Despite extensive research on building the fundamentals of logic design, some of its topics have yet to be examined. One of these topics relates to representation of systems of Boolean functions (multioutput functions) by decision diagrams. Specifically, the conceptual transition from the Boolean function domain to the multi-output functions is considered hard. Although introducing the If-Then-Else (ITE) operator on the Boolean domain makes it possible to construct the decision diagram of a logic function in a very clear way, the analogous procedure for multi-output functions was unknown. This work fills this gap. The main results can be summarized as follows. (i)A GITE operator was introduced. The GITE operator is a generalization of the ITE operator on the Boolean domain. (ii)Based on the GITE operator, an algebra of the GITE formula was developed and studied. (iii)The concept of *D*-polynomials as a compact analytical representation of the GITE formula was presented. The problem of the compact representation of multi-output functions was then formulated as a problem of decomposition of *D*-polynomials. (iv)Finally, a solution to this problem, based on the GITE algebra and its properties, was introduced. Experimental results obtained on a number of benchmarks are promising. We believe that the present work will initiate future research on the GITE algebra and its possible applications in logic design.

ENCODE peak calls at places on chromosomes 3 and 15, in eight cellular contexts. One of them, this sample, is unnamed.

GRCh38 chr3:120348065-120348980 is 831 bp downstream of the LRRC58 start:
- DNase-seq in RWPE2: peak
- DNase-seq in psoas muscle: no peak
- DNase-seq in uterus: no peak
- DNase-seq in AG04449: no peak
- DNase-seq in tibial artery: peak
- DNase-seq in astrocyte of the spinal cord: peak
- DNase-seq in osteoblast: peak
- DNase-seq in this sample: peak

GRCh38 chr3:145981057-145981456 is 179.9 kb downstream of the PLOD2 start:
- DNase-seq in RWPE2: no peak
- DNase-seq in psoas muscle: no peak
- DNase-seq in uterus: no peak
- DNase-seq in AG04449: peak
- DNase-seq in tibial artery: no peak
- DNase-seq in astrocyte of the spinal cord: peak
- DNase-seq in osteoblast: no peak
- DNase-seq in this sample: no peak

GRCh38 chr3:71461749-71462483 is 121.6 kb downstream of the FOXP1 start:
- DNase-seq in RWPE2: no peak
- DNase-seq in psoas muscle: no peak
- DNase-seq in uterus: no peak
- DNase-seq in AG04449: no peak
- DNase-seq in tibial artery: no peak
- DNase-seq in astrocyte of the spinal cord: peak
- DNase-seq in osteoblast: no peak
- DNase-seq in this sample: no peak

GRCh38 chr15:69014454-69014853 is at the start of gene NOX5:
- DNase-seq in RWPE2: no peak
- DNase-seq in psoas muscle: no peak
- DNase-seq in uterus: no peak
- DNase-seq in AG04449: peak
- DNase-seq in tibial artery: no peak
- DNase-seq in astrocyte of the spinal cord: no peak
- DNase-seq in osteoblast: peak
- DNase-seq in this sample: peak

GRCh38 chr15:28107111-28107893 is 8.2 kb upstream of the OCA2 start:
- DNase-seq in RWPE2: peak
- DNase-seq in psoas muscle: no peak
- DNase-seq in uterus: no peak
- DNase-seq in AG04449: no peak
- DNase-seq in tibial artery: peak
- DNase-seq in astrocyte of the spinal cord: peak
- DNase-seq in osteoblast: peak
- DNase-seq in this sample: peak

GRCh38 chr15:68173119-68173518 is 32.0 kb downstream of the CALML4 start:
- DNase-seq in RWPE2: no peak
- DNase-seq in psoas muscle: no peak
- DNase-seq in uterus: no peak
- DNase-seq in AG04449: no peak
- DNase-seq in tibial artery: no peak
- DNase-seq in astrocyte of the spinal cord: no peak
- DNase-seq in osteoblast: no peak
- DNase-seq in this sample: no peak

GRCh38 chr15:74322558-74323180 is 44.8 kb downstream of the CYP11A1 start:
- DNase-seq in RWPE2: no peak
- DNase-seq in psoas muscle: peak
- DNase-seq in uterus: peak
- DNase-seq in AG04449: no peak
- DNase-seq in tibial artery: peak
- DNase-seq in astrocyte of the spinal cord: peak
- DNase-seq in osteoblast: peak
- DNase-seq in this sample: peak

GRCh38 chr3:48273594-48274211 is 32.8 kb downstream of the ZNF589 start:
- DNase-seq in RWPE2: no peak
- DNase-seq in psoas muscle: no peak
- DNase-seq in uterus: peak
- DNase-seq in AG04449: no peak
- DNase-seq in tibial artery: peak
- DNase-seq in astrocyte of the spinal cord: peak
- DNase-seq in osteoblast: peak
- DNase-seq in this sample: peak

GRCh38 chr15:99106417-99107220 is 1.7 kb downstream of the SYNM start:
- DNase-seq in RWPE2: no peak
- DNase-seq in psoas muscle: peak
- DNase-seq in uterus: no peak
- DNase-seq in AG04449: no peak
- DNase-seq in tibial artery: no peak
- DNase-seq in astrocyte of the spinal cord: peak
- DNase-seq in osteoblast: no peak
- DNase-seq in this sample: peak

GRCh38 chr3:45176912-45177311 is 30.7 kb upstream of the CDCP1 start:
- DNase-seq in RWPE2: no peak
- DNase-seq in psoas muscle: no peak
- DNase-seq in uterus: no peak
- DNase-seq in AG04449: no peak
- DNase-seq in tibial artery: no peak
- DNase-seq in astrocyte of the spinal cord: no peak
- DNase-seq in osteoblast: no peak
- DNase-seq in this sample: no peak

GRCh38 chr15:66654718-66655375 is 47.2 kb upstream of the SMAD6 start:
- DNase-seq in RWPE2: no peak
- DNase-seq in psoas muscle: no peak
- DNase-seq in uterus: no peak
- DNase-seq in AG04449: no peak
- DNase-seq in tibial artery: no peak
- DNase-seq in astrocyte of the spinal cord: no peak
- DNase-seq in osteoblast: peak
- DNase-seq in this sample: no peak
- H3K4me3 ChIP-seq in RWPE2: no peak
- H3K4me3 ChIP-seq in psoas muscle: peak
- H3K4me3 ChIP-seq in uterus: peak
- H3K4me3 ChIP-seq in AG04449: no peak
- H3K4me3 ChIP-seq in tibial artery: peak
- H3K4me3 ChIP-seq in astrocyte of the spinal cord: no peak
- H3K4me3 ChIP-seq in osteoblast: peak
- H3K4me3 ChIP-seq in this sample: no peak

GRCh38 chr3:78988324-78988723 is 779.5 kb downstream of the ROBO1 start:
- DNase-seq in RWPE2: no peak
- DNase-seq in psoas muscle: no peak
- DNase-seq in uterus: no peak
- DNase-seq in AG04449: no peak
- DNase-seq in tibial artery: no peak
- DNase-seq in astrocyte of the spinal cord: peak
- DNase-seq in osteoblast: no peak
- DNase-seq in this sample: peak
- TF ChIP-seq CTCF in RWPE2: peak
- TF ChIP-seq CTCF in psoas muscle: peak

#### Appendix

#### Proof of Theorem 20

Theorem 20 states that any *D*-polynomial can be represented as the composition of its all *D*-binomials. To prove the theorem we show that the composition of *D*-binomials is equal to the *D*-polynomial with the same coefficients.

When composing two *D*-binomials, one of the following cases can occur.(1) The products are pairwise orthogonal: , for . In this case, the orthogonality of the products and the completeness condition yield . Hence, . Therefore,
(2) Products and are not orthogonal: , for . Note that the nonorthogonal products are associated with one and the same terminal . Let
After composition we have

#### Acknowledgment

This paper was partially supported by the Israel Science Foundation (Grant no. 1200/12).